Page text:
Blog thisWritten by Michael Miller | Editor in Chief | firstname.lastname@example.org
Of all the cultural advancements attributable to the
Internet, blogging is the most revolutionary. The democratization of media that blogging represents confused and irritated traditional media thinking at first, but as the long-term impact of media power decentralization became understood, even the oldest of the old-school thinkers were forced to adapt to the new cultural landscape.
The initial arguments that bloggers were less reliable and less accountable than “real” media melted under the glare of such flame-outs as Stephen Glass, Jayson Blair, Dan Rather, dead miners being reported as alive and the increasing politicalization of the country’s major dailies.
The lines are blurred. It’s akin to the late-1970s punk-music movement, when bands found a way to reach an audience without major label support. The Sex Pistols never pushed Wings from the charts, but as the decades pass, it’s clear which group effected lasting change.
This publication has tapped into the local blog scene from the beginning, hiring columnists who offer observations and analysis on independent blogs, from Lisa Reneé Ward’s “Glass City Jungle” reporting to Matt Sussman’s humorous sports meta-filter for ultra-hip youngsters, The Futon Report. Such local blogs or posting sites as Toledo Talk, BladeVent, SwampBubbles, History Mike and Hooda Thunkit form a stream of ideas and buzz that add dimension and challenging takes on life in Toledo.
But there remains an element of blogging and Web commentary that drags down the quality of conversation like a rotted corpse clinging to the heroine’s ankles in a Stephen King story. Too many anonymous posters are electronic piss ants, crawling through the virtual dregs of more honorable people’s thoughts and efforts.
When I have something to say, on this page or while posting on a blog site, I use my name. Whether I am criticizing the mayor, applauding someone’s effort or working through the aftermath of a personal life change, I stand in the open, for whatever roses or rotten tomatoes are tossed my way.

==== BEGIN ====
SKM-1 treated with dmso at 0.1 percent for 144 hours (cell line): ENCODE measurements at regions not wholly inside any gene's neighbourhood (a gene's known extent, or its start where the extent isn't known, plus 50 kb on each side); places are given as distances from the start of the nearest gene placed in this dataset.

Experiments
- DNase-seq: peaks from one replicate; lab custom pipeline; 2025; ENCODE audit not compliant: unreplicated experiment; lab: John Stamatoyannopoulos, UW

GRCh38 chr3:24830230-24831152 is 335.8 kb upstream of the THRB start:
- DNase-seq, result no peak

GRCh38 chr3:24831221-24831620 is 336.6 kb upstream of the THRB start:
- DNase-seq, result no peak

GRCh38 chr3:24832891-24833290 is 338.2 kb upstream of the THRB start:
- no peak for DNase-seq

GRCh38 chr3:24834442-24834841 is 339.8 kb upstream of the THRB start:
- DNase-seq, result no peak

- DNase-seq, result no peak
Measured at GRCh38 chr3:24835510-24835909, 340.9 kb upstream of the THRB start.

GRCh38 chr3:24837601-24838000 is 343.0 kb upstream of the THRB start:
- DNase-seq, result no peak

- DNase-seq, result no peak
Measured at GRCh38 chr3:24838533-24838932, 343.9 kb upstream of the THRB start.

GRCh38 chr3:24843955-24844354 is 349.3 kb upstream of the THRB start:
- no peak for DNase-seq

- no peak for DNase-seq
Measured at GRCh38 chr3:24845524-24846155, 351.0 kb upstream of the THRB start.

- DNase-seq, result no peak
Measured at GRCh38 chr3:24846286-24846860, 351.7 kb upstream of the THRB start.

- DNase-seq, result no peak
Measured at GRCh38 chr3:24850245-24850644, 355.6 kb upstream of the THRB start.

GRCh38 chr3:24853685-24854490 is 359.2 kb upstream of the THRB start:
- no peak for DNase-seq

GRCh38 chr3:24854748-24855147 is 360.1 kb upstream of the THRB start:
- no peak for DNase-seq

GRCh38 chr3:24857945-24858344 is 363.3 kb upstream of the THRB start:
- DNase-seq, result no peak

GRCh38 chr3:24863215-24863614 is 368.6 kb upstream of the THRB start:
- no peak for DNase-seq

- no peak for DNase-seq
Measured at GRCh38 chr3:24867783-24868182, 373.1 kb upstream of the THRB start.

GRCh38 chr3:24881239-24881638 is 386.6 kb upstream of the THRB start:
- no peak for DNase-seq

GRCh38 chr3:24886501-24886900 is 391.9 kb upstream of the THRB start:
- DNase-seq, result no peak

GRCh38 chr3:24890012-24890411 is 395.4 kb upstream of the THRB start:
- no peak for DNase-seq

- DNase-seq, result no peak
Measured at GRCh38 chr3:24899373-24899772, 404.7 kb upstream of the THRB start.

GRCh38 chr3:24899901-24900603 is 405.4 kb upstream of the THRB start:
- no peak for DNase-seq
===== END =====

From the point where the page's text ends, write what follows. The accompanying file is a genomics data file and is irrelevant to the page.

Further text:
That’s accountability. That’s why newspapers generally eschew unnamed sources, and why no newspaper with an understanding of ethics and responsibility publishes anonymous commentary. Show me one that does, and I’ll show you a reckless publication you should fear like you’d fear a loose cannon on deck during a hurricane.
On many local sites, people with no purpose other than to spit and spew at others dart in with their anonymous toxins, then hide behind their no-name shields like the impotent toilet scrubbers they are.
I am not referring to the people who pick fun nicknames and engage in conversations about life in Toledo and beyond. I understand the appeal of being SoccerMom09 or FactoryDad77 when joining a post and offering commentary and critical thoughts. I understand why the young Iraqi mother who blogs as Baghdad Burning needs to protect her identity. I am speaking directly to the attack-eunichs who use a keyboard because they have no other functional tool to play with.
If you want to criticize, why hide behind a handle? I’m not aware of any recent great whistle-blowing conversations that merited a false name. You’re out there bitching about things you don’t take the time to change, you’re carping and finger-pointing and stating falsehoods you would never say to someone’s face. What are you afraid of? Why are you so scared to put your name on your snide, limp-as-a-three-week-old-banana comments? Hell, even the racist neo-Nazis showed their faces in Toledo to have their ignorant say. You’re braver than a brownshirt-wearing neo-Nazi, aren’t you?
Maybe not; your tactics aren’t brave. You create multiple accounts at one site, then post from the same computer to agree with yourself, as if the site operator is blind to three concurrent posters using the same IP address. You earn no respect, no credibility and achieve nothing by your cowardice, malice and crazy train rhetoric.
The Internet has been compared to the unregulated Wild West, and that’s apt. There are gunslingers out in the open, waiting for an honest confrontation. There are Stephen Flaggs and Chris Myers and Maggie Thurbers and legions who, agree with them or not, stick their chins out in their efforts to make a point or make a difference. Then, there are the simpering bandits hiding in brothel windows, taking spineless shots at others’ backs and ducking behind the skirts of like-minded whores who spread diseases with no cure, the hypocritical, malignant vultures who lack distinction yet circle the intellectual landscape of legitimate commentary.
A challenge, then, paraphrased from Samuel Johnson, to the blogger whom cowardice drives behind a shield of anonymity, and who does nothing when he is there but sit and growl: Stand up as I do, and bark, scratch or bite.
Or join the rest of the fleas in silence.